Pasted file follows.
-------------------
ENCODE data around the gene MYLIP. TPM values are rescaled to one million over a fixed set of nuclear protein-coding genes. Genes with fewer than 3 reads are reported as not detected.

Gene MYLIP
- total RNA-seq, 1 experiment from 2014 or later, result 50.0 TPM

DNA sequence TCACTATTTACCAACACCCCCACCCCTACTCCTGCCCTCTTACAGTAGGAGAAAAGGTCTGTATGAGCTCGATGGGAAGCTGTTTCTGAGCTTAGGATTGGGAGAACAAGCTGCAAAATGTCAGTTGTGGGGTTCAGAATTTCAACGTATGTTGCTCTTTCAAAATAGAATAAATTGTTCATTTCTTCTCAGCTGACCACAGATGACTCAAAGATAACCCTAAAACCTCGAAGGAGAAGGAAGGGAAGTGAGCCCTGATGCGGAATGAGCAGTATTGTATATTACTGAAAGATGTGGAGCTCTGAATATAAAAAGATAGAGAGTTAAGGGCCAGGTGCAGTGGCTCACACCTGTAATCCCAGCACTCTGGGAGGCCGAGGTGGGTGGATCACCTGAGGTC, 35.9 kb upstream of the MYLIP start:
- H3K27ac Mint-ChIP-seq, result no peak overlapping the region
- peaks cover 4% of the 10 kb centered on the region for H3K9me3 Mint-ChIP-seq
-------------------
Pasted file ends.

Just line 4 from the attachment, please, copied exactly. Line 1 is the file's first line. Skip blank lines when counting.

DNA sequence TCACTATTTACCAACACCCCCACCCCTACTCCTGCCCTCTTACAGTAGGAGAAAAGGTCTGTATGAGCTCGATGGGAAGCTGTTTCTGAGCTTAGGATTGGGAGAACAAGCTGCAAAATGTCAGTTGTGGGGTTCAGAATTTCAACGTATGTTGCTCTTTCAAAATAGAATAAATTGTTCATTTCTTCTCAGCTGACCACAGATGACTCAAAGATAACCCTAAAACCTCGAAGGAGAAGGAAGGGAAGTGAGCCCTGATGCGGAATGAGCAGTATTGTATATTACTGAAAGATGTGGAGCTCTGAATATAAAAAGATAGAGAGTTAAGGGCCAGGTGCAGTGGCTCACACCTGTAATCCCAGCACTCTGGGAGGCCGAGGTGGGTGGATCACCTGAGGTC, 35.9 kb upstream of the MYLIP start: